Taking up the various conceptions of heroism that are conjured in the Harry Potter series, this collection examines the ways fictional heroism in the twenty-first century challenges the idealized forms of a somewhat simplistic masculinity associated with genres like the epic, romance and classic adventure story. The collection's three sections address broad issues related to genre, Harry Potter's development as the central heroic character and the question of who qualifies as a hero in the Harry Potter series. Among the topics are Harry Potter as both epic and postmodern hero, the series as a modern-day example of psychomachia, the series' indebtedness to the Gothic tradition, Harry's development in the first six film adaptations, Harry Potter and the idea of the English gentleman, Hermione Granger's explicitly female version of heroism, adult role models in Harry Potter, and the complex depictions of heroism exhibited by the series' minor characters.
Together, the essays suggest that the Harry Potter novels rely on established generic, moral and popular codes to develop new and genuine ways of expressing what a globalized world has applauded as ethically exemplary models of heroism based on responsibility, courage, humility and kindness.
Katrin Berndt is assistant professor of English and Anglophone Literatures and Cultures at Bremen University, and Lena Steveker is assistant professor of British Literary and Cultural Studies at Saarland University, Germany. Katrin Berndt, Lena Steveker, Mary Pharr, Rita Singer, Susanne Gruss, Lisa Hopkins, Julia Boll, Jennifer Schutz, Nadine Bohm, Christine Berberich, Karley Adney, Maria Nikolajeva, Kathleen McEvoy.
Contents: Introduction, Katrin Berndt and Lena Steveker; Part I Heroism in Generic Perspective: A paradox: the Harry Potter series as both epic and postmodern, Mary Pharr; Harry Potter and the battle for the soul: the revival of psychomachia in secular fiction, Rita Singer; The diffusion of Gothic conventions in Harry Potter and the Order of the Phoenix (2003/2007), Susanne Gruss; Harry and his peers: Rowling's web of allusions, Lisa Hopkins. Part II The Formation of the Hero: 'Your soul is whole, and completely your own, Harry': the heroic self in J.K. Rowling's Harry Potter series, Lena Steveker; Harry Potter's archetypal journey, Julia Boll; Harry Potter - the development of a screen hero, Jennifer SchA tz; Harry Potter and the Prisoner of Azkaban (2004), or, how Harry Potter becomes a hero, Nadine BA hm. Part III Heroic Originals, Friends and Foes: Harry Potter and the idea of the gentleman as hero, Christine Berberich; Hermione Granger, or, a vindication of the rights of girl, Katrin Berndt; The influence of gender on Harry Potter's heroic (trans)formation, Karley Adney; Adult heroism and role models in the Harry Potter novels, Maria Nikolajeva; Heroism at the margins, Kathleen McEvoy; Index.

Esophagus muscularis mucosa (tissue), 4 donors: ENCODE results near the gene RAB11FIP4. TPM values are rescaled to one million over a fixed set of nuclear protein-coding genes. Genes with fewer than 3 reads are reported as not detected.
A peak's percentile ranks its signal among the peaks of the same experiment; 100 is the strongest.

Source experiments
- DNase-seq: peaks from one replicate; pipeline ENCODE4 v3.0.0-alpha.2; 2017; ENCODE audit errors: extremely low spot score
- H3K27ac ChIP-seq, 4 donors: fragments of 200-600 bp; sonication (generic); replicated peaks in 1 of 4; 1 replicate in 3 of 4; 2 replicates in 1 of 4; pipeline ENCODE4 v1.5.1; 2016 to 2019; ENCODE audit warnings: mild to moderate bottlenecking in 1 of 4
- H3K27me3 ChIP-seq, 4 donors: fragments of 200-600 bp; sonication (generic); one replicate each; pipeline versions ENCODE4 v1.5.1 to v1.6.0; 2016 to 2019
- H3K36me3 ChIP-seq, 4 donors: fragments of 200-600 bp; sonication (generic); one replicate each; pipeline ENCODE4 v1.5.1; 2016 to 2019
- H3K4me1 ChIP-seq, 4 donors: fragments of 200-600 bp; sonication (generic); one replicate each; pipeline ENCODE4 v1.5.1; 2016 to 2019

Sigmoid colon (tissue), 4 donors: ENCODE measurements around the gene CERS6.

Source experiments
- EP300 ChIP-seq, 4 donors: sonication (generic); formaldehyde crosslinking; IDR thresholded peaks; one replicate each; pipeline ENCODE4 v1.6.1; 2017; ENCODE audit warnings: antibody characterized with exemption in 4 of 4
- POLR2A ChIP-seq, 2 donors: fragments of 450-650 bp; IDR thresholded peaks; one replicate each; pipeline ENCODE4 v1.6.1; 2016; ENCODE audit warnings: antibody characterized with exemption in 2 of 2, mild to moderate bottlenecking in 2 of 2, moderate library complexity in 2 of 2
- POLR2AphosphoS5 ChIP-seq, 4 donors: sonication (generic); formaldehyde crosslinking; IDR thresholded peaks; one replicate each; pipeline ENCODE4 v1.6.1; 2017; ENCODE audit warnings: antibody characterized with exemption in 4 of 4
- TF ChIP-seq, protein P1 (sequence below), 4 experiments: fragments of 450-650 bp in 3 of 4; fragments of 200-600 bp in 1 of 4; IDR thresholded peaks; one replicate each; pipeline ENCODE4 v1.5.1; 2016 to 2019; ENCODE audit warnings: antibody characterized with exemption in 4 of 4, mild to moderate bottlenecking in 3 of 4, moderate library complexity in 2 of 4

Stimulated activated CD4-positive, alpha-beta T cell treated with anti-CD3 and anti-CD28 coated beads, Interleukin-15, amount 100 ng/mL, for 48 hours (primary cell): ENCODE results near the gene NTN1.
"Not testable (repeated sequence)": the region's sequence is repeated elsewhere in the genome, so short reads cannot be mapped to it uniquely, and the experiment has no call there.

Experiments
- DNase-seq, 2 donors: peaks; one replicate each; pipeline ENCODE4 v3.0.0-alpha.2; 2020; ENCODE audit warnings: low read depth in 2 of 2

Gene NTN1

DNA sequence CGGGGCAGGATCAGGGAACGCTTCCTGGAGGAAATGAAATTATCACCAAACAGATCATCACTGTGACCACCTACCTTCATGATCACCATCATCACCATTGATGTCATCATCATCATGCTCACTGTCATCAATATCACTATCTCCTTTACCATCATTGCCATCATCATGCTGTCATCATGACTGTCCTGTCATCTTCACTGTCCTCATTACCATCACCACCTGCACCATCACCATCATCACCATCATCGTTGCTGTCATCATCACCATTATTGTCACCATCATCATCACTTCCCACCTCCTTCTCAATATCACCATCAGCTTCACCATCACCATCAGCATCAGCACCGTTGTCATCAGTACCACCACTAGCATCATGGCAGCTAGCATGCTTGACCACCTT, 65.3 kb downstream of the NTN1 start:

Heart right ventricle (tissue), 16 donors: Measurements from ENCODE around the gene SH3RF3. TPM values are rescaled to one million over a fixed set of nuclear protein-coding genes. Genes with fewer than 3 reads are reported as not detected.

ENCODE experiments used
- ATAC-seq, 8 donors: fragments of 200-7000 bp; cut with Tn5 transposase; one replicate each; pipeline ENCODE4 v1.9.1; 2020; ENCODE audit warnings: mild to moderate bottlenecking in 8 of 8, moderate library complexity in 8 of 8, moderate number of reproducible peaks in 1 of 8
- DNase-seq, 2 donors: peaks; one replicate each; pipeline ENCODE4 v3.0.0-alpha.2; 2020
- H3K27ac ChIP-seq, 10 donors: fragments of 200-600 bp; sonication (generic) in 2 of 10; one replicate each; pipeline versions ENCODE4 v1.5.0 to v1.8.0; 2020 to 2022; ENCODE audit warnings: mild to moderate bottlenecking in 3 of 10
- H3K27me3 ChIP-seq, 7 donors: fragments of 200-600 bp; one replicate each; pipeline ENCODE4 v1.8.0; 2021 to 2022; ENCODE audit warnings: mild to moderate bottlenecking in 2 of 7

'Heroism in the Harry Potter Series provides a neat cross-section of the conversations to date about Rowling's best-selling series. The lens of heroism, as this collection demonstrates, can offer new perspectives on earlier ways of reading the series - genre, gender, religion, archetype, philosophy, psychology, and postmodernism - and point readers towards new areas of exploration.' Karin E. Westman, Kansas State University, USA 'A worthwhile scholarly collection. Summing Up: Recommended. Upper-division undergraduates through faculty and general readers.' Choice '... there is real stimulation here, in the essays of Katrin Berndt, Julia Boll, Nadine Bohm, Maria Nikolajeva and Lena Steveker. Who would have thought that the Harry Potter novels 'can be read on a certain level as Snape's rather than Harry's story?' Children's Books History Society Newsletter 'It is a tribute to the organizing talent of the editors that the contributions are of consistent quality. All begin with a clear exposition culminating in a thesis that is subsequently worked out carefully and concluded by a final statement. Together, they demonstrate how the use of various points of view results in different findings that, due to the multiple ambiguities of the text, complement rather than contradict each other.' Zeitschrift fur Anglistik und Amerikanistik '... this collection provides much food for thought on Harry Potter.' International Research in Children's Literature Accessible, well-wrought and easy to work with, Heroism in the Harry Potter Series is a valuable asset to scholars from undergraduate to established, to libraries and to fans of the series who are willing to have their love challenged in new ways.' English Studies
Ashgate Publishing Limited
Place of Publication
Country of Publication
Katrin Berndt, Lena Steveker
Taylor & Francis Ltd
HEROISM IN THE HARRY POTTER SE
black & white illustrations
Studies in Childhood, 1700 to the Present